Are we a danger to our patients and partners? Are we too tired to care?
This week, we discuss the ins and outs of fatigue and the effects it can have on us and our patients. We’ll draw on lessons learned from another mission critical profession where lives are in the balance. No matter how experienced or new the provider — no matter how highly trained — fatigue can effect ALL of us. We need knowledgeable people to take charge of the problem and help mitigate the risks — both from an individual standpoint and that of an agency.
Does your service have fatigue guidelines?
Some EMS services (mine included) are using what’s called “Mandatory Overtime” to fill scheduling vacancies. This means that an EMT or Paramedic is called and told they MUST show up for work at a certain time and place of the company’s choosing IN ADDITION to the regularly scheduled work. For instance, my personal schedule is a permanent 52 hour week — equivalent to working 9 – 5 Monday to Friday, 9 – 5 on Saturday, and 9-1 on Sunday. My company then tells me I have to come in for 6 – 12 more hours on a day of their choosing or face employment consequences.
EMTs and Paramedics work in a high stress, high risk field where the decisions and judgements they make can make an impact on the survival of the most acutely ill patients in our community. We work in often austere conditions with little direct supervision. Forcing those providers to work additional hours beyond what they feel they are capable of jeopardizes public health in by increasing the likelihood of committing a serious error. Furthermore, as EMS personnel have the responsibility to driving an emergency vehicle in hazardous conditions and an in a manner that does pose a measure of risk to the motorist public at large. We are expected to use due regard. And if we are fatigued due to overwork from involuntary mandatory overtime, our judgement may be impaired leading to a greater risk of accident.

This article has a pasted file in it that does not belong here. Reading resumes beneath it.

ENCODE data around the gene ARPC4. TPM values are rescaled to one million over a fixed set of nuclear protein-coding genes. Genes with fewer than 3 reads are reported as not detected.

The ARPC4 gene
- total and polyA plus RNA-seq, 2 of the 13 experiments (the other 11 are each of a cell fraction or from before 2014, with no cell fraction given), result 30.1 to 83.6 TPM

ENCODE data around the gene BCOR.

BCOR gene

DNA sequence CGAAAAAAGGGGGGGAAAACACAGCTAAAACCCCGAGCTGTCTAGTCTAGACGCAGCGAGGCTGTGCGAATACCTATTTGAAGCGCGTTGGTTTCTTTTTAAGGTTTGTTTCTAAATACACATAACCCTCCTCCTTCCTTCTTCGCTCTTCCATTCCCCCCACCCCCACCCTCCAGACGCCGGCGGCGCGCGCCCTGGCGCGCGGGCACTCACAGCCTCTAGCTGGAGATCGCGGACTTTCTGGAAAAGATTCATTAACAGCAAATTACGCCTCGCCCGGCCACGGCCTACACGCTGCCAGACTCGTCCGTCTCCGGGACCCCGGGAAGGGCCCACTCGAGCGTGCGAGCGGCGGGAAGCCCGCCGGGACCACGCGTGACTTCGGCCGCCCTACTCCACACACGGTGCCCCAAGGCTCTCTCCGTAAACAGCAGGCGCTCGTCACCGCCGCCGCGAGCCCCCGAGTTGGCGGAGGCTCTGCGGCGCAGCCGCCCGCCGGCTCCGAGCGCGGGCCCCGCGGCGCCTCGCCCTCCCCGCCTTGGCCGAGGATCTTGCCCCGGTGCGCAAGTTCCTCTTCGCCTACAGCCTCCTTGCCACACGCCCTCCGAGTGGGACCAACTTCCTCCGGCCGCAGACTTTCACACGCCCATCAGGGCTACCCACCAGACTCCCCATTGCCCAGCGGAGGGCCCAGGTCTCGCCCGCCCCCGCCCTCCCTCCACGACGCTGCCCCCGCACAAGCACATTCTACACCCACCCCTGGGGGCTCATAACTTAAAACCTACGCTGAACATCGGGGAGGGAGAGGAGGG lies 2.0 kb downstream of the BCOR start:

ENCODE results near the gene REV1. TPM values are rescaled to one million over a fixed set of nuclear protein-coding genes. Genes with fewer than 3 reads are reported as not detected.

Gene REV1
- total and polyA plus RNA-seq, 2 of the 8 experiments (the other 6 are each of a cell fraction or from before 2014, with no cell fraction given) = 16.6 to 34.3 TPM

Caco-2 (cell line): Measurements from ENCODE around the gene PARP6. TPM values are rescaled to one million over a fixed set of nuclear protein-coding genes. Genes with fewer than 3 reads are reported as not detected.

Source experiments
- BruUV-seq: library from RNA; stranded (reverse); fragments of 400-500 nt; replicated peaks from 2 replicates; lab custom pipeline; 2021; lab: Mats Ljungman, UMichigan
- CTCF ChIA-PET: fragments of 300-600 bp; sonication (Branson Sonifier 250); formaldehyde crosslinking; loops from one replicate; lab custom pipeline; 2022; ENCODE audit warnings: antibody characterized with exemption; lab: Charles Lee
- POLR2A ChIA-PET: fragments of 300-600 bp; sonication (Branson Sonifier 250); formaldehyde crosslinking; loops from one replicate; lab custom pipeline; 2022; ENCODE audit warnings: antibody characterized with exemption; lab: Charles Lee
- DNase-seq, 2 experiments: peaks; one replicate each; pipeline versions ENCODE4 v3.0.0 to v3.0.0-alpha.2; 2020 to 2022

EMS providers also have above average divorce rates and above average rates of depression and suicide (see the Code Green Campaign). Mandatory overtime deprives hardworking emergency service providers of the little amount of time they get spend with their families. Coupled with the effects of fatigue induced depression and other deleterious mental health impacts, Mandatory Overtime has the potential to disrupt the family structure of our first responders.
>>> Sign The Petition <<<
Providers in New York State are starting a push with the State Senators to end this practice. Nurses already have similar protections enacted that prohibit mandatory overtime except in the event of disasters. It’s time New York’s EMS personnel have the same protection. Nothing about this prohibits voluntary overtime — just mandatory overtime against the provider’s judgement and choice. If you’re in New York, please sign the petition!
- Dr. Samuel Strauss, Pilot Fatigue (LinkedIn).
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- NYS Department of Labor. Mandatory Overtime for Nurses. Retrieved May 22, 2016.
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